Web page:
While Alkir spoke Matren caught bits and pieces snatched out of the air by the healthy seconds of sanity before bone racking pain sent his conscious mind reeling into a spiral of darkness. Matren had always heard that pain was like bright blooms of light, but this was a slow descent into dark agony. His vision grew darker and colored with the faintest purple hue. His eyelids drooped now and again, causing him to stumble on a rug’s edge or the frame of a doorway. Whenever he would Alkir would catch him and the pain of his hands steadying Matren was almost too much to bear. Matren couldn’t imagine what his face looked like, but if Alkir recognized the pain, he wasn’t letting Matren know. The entire walk was all but a blur of pain and warping darkness that clung to Matren’s sight like leaper fish to the sides of a fishing boat. His head felt like it had been stuffed with cotton, anything but the simplest movements were all but out of reach, a nod here, a grunt of assent there and the constant, dead leg walking he was just barely able to pull off were all he could stand to do.

If Alkir hadn’t stopped when he did and unlocked the door for Matren, he would have needed to carry him the rest of the way to his room. The room was huge, not as big as the abandoned house that Matren had lived in, but it was in good condition with plenty of amenities, at least that is what Alkir assured him. Matren only cared for the bed and hopefully a bucket larger than the small bag he had been given for when he inevitably lost all contents of his stomach to the swirling void of gloom that surrounded him. The edges of his vision had darkened considerably in the last few moments, he did not know how long it was they had been walking, a few minutes or a few hours were both perfectly possible in the state he was in.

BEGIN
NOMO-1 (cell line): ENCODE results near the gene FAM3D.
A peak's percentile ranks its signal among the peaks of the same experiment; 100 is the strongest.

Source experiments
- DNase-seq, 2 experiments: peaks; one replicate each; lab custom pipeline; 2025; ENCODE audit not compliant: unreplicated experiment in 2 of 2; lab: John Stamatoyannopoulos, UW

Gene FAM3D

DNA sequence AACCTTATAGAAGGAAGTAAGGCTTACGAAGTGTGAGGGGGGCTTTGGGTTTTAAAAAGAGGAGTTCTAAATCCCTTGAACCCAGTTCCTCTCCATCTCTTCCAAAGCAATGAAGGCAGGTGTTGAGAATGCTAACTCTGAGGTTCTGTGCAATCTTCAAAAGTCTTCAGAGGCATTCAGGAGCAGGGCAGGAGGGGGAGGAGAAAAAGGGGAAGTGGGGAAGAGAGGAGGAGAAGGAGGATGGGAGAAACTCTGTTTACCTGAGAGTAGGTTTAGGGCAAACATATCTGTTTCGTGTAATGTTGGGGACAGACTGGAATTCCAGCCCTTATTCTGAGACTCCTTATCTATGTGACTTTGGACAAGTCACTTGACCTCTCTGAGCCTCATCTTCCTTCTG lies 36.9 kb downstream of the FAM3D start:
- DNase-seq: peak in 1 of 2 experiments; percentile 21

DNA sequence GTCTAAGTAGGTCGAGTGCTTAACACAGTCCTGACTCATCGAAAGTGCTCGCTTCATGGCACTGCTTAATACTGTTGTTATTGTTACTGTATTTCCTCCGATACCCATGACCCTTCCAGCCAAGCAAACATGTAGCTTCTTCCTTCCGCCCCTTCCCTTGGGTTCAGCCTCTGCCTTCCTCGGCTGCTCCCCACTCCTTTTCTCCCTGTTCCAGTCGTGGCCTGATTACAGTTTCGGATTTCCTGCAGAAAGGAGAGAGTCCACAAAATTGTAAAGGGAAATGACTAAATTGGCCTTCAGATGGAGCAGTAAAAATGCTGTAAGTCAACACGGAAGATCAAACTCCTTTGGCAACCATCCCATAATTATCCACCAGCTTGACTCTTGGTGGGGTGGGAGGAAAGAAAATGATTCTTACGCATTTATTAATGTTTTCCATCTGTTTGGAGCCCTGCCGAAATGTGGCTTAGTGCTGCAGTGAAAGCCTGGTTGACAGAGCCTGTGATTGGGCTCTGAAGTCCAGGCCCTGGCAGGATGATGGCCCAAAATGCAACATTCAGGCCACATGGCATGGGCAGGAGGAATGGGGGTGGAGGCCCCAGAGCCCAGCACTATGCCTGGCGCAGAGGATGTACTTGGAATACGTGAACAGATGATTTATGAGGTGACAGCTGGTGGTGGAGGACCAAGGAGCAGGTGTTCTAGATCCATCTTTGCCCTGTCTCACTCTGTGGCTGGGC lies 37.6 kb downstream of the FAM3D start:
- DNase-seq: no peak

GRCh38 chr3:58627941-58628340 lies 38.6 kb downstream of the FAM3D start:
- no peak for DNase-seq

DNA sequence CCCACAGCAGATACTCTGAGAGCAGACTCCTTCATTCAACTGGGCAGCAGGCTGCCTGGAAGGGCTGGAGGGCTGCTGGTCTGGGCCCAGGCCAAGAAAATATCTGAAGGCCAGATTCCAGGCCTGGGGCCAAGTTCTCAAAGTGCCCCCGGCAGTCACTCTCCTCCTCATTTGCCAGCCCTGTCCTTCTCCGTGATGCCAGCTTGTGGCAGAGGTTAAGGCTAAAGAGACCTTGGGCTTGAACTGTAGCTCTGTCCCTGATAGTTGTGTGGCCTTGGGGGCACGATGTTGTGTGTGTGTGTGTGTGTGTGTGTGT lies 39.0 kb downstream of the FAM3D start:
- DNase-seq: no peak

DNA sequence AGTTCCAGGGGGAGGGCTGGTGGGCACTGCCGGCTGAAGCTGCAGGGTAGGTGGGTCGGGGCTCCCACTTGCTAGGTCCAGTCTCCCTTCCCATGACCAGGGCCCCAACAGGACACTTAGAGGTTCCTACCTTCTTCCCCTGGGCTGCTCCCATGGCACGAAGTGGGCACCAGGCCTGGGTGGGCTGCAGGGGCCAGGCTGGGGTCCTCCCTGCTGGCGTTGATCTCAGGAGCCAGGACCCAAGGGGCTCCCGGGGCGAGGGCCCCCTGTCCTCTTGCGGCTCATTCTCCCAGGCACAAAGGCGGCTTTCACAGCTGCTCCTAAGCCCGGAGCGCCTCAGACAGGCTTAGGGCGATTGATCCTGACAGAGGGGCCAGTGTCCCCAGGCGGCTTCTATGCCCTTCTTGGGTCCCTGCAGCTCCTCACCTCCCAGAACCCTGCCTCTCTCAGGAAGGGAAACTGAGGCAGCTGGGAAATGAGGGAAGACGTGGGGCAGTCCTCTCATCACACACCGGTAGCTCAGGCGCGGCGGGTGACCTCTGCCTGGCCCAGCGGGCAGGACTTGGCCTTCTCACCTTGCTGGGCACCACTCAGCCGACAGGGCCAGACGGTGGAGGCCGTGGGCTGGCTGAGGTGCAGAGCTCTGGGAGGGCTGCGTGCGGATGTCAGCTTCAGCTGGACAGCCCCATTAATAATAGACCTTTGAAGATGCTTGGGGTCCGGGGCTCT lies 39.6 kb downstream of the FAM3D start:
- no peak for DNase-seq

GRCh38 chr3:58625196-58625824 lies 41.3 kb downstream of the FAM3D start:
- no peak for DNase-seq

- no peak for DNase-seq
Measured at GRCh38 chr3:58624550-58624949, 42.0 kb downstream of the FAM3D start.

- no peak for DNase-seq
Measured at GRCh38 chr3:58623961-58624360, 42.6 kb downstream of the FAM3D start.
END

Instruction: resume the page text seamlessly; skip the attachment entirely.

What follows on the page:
Matren choked out a slurred word, “Bed.” And Alkir rushed to show him his room, opening the door and lighting the lanterns for him. They gave a soft golden glow to the room, and most importantly they illuminated the large bed with its wooden backing, carved in intricate knots like a lighthouse guides a sailor to safe harbor. Without anything further he flung himself at the bed, or at least that was his intention. Instead Matren waddled and stumbled over to the edge of the bed like some drunken deckhand’s first night on the sea and flopped incessantly onto the bed like a fish.